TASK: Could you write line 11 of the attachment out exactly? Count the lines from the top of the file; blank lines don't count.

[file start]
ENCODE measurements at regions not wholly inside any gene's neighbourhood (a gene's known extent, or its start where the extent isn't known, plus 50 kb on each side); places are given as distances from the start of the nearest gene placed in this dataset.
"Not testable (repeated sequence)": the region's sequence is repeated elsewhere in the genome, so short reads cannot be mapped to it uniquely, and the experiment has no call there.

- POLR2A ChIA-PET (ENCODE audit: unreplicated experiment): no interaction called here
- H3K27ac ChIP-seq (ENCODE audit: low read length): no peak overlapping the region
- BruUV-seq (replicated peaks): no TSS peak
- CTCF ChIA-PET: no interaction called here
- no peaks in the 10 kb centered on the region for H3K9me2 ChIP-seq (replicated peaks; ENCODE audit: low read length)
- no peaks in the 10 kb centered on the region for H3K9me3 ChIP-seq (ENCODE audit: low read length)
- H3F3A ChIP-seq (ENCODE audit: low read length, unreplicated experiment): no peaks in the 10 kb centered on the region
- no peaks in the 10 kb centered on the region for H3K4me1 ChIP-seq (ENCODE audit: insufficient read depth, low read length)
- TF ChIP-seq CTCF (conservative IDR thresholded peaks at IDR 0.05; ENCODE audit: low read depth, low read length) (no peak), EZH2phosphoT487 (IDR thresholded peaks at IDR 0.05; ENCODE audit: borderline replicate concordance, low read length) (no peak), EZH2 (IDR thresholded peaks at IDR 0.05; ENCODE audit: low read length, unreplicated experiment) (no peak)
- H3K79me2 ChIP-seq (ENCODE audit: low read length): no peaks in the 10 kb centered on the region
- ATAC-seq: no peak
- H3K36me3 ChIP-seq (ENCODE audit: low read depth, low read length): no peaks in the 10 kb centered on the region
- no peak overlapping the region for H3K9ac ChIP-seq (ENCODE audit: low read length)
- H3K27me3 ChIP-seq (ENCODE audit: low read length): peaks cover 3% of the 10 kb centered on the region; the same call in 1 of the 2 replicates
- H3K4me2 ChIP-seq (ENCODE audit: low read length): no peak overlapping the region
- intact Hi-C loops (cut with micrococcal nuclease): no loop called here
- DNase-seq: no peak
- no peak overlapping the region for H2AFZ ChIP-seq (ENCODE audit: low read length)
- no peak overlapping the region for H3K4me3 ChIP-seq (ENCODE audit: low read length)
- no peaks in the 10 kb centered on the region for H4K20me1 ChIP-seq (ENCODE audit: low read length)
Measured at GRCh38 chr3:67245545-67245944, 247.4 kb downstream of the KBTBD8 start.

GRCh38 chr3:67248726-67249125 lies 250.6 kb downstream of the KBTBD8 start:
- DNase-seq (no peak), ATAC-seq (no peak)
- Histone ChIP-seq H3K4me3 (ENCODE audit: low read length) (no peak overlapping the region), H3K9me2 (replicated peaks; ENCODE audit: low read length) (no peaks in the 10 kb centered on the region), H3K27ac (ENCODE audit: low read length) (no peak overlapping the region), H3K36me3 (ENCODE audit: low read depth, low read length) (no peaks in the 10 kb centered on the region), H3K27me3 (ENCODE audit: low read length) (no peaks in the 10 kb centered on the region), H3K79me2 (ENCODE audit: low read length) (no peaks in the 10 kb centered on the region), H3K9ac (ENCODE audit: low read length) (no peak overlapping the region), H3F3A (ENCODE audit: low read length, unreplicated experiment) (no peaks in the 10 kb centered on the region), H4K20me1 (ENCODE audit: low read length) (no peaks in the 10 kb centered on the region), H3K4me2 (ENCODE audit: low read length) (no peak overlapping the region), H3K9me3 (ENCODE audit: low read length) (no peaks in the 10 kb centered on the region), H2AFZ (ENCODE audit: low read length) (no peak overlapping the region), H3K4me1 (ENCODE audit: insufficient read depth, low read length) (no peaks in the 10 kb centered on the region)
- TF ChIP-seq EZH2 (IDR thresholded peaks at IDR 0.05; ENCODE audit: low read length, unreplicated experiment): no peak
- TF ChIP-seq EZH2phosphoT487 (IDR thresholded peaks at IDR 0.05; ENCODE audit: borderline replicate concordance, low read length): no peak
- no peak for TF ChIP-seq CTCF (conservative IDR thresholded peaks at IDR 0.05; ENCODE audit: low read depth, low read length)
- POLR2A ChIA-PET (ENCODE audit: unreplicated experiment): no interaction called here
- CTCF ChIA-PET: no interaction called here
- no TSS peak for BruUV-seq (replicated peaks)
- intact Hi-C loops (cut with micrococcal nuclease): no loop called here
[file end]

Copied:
- TF ChIP-seq CTCF (conservative IDR thresholded peaks at IDR 0.05; ENCODE audit: low read depth, low read length) (no peak), EZH2phosphoT487 (IDR thresholded peaks at IDR 0.05; ENCODE audit: borderline replicate concordance, low read length) (no peak), EZH2 (IDR thresholded peaks at IDR 0.05; ENCODE audit: low read length, unreplicated experiment) (no peak)